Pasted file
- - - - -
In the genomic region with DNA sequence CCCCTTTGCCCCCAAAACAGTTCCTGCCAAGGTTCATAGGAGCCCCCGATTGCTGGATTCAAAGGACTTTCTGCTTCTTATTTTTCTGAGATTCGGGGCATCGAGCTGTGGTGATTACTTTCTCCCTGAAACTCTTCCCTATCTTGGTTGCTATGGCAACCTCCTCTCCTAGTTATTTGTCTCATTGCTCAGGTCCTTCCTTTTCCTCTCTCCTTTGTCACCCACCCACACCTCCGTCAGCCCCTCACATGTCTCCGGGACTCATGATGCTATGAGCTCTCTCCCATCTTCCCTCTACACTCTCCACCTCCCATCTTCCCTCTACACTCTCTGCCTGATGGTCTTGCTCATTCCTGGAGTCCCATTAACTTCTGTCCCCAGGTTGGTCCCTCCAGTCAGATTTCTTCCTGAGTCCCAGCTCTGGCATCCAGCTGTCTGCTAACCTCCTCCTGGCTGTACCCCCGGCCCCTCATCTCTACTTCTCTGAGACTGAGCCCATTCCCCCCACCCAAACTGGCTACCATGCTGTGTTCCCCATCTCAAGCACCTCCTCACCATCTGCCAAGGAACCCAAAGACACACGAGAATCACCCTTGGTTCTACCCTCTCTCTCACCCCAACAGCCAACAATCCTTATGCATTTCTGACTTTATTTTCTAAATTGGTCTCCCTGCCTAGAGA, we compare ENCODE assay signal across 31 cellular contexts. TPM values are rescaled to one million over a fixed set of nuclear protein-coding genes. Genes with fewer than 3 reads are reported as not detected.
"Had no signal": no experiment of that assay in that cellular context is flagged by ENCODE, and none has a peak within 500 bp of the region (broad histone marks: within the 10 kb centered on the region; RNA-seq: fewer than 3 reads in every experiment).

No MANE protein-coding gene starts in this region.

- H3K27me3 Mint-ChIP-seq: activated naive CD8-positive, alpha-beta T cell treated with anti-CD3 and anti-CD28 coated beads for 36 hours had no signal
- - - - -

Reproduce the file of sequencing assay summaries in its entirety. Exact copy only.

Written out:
In the genomic region with DNA sequence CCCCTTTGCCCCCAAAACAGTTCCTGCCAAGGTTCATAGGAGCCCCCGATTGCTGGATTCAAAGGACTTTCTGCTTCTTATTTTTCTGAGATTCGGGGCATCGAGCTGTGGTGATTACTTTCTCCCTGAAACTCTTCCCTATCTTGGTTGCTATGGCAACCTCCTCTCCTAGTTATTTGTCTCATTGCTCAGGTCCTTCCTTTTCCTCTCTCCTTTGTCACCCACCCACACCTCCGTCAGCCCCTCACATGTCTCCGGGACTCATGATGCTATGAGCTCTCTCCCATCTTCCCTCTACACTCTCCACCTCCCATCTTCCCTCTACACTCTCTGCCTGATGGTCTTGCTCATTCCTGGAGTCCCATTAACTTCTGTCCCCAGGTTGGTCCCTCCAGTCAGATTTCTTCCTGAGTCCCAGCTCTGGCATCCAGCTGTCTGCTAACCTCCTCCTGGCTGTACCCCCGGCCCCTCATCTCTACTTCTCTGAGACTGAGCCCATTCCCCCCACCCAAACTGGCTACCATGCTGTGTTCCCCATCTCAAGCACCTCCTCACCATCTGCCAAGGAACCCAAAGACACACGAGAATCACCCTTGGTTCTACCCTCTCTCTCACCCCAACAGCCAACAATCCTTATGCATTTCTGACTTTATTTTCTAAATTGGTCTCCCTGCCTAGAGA, we compare ENCODE assay signal across 31 cellular contexts. TPM values are rescaled to one million over a fixed set of nuclear protein-coding genes. Genes with fewer than 3 reads are reported as not detected.
"Had no signal": no experiment of that assay in that cellular context is flagged by ENCODE, and none has a peak within 500 bp of the region (broad histone marks: within the 10 kb centered on the region; RNA-seq: fewer than 3 reads in every experiment).

No MANE protein-coding gene starts in this region.

- H3K27me3 Mint-ChIP-seq: activated naive CD8-positive, alpha-beta T cell treated with anti-CD3 and anti-CD28 coated beads for 36 hours had no signal